- The “true intentions” of the Fed – we asserted that the Bernanke Fed is still not close to tightening monetary policy, and in fact, still has some “fire power” up its sleeves should the market falter going forward;
- The impact of a tightening People's Bank of China on the global financial markets, especially commodities. We will revisit this issue sometime in the next few weeks;
- The potential upsurge in inflationary pressures in India, and whether this is a prelude to tighter budget spending in India and beyond (as well as other tightening measures).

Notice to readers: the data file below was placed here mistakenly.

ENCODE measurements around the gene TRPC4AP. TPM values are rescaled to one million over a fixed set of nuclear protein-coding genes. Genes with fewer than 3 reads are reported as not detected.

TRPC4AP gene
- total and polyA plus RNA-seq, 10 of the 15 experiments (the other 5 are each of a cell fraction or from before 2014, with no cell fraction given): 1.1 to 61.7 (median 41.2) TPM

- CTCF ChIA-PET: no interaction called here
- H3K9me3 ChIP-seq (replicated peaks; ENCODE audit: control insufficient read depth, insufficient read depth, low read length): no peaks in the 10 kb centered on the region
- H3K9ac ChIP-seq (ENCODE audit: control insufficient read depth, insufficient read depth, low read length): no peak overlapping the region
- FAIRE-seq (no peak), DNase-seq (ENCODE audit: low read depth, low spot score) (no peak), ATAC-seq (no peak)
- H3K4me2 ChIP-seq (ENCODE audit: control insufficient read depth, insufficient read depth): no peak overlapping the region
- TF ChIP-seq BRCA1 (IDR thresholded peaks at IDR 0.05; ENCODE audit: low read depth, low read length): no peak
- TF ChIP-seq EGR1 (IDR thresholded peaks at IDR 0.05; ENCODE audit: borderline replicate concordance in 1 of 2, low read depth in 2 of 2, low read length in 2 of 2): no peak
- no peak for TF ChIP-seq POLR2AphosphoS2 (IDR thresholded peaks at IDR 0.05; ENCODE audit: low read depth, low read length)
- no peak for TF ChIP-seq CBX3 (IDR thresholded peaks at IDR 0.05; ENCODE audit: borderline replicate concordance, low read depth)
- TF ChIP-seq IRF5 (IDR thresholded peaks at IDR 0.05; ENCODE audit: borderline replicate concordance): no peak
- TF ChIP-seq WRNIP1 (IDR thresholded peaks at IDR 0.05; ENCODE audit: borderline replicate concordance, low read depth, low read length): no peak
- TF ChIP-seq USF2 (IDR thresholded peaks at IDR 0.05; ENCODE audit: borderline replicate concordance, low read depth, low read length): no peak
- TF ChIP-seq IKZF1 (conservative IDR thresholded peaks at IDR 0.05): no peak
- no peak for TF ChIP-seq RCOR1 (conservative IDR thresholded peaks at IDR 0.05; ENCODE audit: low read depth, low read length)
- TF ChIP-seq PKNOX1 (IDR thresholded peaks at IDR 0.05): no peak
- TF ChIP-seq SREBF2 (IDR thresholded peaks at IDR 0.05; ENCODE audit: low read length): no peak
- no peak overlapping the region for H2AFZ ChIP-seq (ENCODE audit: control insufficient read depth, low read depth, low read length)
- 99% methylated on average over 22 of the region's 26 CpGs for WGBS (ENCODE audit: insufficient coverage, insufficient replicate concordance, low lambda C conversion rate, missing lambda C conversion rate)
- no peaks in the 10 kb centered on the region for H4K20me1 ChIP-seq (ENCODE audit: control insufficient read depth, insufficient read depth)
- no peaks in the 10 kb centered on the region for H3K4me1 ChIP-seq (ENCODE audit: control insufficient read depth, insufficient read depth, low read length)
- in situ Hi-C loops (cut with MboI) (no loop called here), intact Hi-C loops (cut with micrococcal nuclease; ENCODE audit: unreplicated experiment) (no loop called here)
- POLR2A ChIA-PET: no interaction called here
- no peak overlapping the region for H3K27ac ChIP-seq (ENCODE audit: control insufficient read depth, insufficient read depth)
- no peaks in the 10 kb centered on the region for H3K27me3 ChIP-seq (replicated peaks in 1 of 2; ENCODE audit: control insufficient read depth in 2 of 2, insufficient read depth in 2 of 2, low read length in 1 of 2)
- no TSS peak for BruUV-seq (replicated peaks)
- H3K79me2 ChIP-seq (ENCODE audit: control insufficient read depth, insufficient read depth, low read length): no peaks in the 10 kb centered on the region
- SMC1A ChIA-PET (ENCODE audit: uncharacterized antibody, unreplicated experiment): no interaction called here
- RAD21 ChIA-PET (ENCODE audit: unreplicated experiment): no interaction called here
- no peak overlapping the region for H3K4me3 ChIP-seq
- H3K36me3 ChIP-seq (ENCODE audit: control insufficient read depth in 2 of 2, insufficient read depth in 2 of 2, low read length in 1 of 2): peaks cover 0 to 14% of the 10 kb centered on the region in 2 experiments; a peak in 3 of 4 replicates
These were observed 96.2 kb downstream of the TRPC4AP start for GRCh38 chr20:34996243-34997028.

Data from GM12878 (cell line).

I will cover the ongoing fiscal crisis in Greece and the latest Fed liquidity numbers in this commentary – and possibly move to the topic of Chinese liquidity or (the next sources of) U.S. Schumpeterian growth in this weekend's commentary. As I am typing this, European Union inspectors are still in Athens trying to assess Greece's financial/fiscal situation and whether the planned austerity measures (assuming the country is not shut down by strikes again) are sufficient to reduce the Greek budget deficit by 4% this year.